Defaults Matter

Alex Pasternack, Fast Company:

The bigger irony is that Google employees’ chat conversations had “history off” set as the default. That explanation dovetails neatly with part of the government’s own argument about Google’s anticompetitive behavior.

Google, argues the DOJ, knows the power of defaults to influence user choice, and was able to maintain its monopoly partly because it weaponized that power, for instance by paying Apple billions a year to make Google the default search on Safari on iPhones. The placement was apparently crucial for Google, which the DOJ estimates controls 89% of the U.S. search market. At trial, it emerged that Apple once tried to divert a fraction of search data to its own search engine, in a possible prelude to competition; Google quickly nixed that.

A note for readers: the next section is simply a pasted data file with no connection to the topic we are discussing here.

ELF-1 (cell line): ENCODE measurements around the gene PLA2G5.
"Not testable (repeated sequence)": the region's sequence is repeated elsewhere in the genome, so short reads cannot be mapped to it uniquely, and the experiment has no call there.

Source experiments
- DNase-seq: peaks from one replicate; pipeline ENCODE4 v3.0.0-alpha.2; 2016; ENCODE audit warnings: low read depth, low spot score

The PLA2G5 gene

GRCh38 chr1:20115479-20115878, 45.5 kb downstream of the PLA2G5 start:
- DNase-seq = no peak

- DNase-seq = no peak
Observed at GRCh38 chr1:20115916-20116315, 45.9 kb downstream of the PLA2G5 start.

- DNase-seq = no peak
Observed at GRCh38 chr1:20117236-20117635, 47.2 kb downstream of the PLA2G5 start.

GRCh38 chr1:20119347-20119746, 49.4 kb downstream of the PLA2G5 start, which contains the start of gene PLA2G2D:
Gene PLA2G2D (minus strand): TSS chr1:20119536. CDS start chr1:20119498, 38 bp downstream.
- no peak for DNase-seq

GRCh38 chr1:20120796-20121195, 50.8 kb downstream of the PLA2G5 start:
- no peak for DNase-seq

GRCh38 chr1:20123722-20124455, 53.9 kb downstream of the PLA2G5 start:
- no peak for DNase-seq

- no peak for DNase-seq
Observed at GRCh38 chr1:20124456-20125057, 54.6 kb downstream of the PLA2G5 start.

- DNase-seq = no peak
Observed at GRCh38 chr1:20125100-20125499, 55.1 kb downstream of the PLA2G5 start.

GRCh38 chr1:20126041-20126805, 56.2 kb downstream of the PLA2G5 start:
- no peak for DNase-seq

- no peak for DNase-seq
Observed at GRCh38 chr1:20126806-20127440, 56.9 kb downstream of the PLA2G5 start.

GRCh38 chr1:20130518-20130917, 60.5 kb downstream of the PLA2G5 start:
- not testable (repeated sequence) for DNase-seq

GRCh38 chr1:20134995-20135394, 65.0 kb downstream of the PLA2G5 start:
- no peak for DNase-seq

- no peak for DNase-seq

My “I talk about [Revenue Sharing Agreement] related things all day and I don’t have history on for all my chats :)” t-shirt has people asking a lot of questions already answered by my shirt.

None of the players in the Google antitrust case want any of this stuff public. They are all — including Apple and Samsung — taking extraordinary measures to avoid scrutiny by observers and the press. It appears many of these same businesses have learned from that time executives like Steve Jobs and Eric Schmidt conspired to minimize cross-company poaching, proved in part by emails like those from Schmidt which read “I don’t want to create a paper trail over which we can be sued later”.